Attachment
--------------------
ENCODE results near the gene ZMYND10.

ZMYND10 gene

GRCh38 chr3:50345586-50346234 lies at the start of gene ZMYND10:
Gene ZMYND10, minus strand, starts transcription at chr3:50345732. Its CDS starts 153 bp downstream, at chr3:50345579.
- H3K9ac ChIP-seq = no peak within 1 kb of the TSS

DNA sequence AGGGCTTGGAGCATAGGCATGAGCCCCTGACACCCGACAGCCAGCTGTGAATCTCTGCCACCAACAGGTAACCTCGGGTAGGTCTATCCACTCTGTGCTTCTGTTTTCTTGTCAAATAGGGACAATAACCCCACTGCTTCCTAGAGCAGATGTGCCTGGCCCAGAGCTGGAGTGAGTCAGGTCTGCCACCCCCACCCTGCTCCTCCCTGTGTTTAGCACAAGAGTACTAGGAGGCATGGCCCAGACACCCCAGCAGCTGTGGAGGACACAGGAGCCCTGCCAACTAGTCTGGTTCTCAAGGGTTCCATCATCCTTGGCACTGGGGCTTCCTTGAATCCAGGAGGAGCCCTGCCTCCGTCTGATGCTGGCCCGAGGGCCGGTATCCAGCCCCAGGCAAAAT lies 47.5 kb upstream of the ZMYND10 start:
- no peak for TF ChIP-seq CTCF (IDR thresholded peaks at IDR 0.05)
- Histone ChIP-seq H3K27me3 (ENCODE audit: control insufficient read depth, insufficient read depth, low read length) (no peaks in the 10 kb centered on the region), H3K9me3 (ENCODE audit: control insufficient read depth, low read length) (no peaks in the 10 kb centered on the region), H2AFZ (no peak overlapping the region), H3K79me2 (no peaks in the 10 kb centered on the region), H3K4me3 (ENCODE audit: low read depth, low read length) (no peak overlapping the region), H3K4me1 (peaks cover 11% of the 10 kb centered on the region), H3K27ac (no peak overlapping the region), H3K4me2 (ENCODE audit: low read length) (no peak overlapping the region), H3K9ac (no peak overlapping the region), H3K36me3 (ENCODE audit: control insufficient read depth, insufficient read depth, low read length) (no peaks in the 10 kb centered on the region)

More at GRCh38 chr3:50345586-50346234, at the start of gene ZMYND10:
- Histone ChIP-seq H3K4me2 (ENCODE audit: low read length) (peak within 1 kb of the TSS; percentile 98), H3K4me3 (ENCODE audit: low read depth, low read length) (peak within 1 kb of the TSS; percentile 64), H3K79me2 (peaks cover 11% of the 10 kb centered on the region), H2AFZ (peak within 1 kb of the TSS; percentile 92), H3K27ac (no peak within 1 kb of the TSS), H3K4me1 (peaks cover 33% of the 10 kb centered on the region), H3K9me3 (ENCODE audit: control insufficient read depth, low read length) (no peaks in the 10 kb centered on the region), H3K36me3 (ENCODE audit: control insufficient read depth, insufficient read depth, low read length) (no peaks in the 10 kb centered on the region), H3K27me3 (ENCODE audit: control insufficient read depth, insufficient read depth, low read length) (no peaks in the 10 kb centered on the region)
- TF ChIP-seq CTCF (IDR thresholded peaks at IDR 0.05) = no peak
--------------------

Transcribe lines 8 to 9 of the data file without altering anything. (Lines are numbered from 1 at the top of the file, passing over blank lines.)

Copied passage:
- Histone ChIP-seq H3K27me3 (ENCODE audit: control insufficient read depth, insufficient read depth, low read length) (no peaks in the 10 kb centered on the region), H3K9me3 (ENCODE audit: control insufficient read depth, low read length) (no peaks in the 10 kb centered on the region), H2AFZ (no peak overlapping the region), H3K79me2 (no peaks in the 10 kb centered on the region), H3K4me3 (ENCODE audit: low read depth, low read length) (no peak overlapping the region), H3K4me1 (peaks cover 11% of the 10 kb centered on the region), H3K27ac (no peak overlapping the region), H3K4me2 (ENCODE audit: low read length) (no peak overlapping the region), H3K9ac (no peak overlapping the region), H3K36me3 (ENCODE audit: control insufficient read depth, insufficient read depth, low read length) (no peaks in the 10 kb centered on the region)

More at GRCh38 chr3:50345586-50346234, at the start of gene ZMYND10: